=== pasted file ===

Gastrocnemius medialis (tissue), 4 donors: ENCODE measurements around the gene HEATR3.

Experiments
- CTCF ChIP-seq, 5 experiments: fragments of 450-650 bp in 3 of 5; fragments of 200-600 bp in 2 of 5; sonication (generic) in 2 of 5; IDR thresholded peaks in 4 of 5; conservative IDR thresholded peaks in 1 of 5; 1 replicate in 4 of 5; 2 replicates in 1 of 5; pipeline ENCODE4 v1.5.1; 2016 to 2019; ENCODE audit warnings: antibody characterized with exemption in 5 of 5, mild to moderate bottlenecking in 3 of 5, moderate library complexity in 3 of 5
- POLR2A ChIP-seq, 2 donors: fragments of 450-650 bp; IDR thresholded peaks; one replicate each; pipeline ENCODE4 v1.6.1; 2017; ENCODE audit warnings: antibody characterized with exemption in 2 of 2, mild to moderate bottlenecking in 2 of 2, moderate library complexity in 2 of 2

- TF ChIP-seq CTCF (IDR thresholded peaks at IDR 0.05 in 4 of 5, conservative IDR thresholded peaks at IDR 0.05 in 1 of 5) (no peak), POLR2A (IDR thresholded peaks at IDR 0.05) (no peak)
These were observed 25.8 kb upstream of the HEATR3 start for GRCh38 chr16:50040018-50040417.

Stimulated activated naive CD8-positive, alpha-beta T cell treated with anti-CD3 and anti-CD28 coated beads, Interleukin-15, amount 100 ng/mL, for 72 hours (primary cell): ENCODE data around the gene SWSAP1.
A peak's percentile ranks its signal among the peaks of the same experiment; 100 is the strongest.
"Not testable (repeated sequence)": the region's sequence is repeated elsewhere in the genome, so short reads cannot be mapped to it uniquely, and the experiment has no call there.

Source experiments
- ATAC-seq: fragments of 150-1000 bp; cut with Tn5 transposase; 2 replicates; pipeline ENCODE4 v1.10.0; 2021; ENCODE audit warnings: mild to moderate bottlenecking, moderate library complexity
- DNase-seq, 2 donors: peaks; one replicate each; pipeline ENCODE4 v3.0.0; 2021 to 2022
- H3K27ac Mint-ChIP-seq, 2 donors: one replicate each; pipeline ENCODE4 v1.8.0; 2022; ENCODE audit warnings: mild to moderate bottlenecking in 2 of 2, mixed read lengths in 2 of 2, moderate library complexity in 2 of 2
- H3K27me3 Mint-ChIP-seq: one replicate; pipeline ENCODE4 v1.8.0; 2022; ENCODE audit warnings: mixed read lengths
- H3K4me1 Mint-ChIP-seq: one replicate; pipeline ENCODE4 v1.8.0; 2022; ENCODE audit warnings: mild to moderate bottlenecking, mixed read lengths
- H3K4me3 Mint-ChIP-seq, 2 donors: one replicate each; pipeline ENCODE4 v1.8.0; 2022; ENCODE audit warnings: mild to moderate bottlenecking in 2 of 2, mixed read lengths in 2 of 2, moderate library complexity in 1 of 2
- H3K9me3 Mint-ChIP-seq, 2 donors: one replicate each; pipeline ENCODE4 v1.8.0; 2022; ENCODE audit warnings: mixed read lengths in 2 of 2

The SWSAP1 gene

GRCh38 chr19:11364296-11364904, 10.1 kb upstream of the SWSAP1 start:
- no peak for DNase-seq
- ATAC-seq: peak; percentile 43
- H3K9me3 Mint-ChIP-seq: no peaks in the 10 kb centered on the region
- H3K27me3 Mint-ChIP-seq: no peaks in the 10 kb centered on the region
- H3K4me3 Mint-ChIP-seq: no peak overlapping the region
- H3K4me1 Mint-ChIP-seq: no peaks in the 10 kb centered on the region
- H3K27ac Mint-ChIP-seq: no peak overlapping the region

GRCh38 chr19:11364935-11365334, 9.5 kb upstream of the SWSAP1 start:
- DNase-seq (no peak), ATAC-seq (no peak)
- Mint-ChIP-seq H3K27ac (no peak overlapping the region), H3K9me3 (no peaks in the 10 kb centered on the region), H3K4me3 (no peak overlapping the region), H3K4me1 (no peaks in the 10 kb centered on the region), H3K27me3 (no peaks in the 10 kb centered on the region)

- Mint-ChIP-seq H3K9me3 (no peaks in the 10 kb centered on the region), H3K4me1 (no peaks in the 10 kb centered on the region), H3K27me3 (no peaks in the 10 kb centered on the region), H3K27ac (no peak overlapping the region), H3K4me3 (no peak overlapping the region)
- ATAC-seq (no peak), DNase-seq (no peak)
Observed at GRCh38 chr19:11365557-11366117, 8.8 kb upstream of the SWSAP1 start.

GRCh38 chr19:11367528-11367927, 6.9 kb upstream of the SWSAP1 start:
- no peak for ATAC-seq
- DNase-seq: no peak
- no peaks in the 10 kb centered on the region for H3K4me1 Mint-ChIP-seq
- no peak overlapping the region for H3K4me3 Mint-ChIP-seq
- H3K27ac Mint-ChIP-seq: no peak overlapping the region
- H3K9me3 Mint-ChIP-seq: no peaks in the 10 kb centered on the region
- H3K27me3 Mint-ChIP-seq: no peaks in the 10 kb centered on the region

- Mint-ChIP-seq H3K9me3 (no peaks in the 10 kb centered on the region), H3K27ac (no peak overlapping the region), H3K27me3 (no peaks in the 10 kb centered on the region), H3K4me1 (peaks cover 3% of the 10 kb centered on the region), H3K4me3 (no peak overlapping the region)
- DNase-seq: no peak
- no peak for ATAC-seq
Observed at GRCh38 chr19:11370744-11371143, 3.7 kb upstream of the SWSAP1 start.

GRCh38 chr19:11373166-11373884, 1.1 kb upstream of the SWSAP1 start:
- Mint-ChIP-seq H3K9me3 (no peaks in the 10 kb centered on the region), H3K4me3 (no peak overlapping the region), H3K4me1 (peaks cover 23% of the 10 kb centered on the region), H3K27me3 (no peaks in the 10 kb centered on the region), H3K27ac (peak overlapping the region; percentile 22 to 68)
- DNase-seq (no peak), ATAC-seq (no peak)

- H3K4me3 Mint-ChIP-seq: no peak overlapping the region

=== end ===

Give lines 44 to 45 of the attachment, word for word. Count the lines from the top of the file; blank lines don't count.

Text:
Observed at GRCh38 chr19:11370744-11371143, 3.7 kb upstream of the SWSAP1 start.

GRCh38 chr19:11373166-11373884, 1.1 kb upstream of the SWSAP1 start: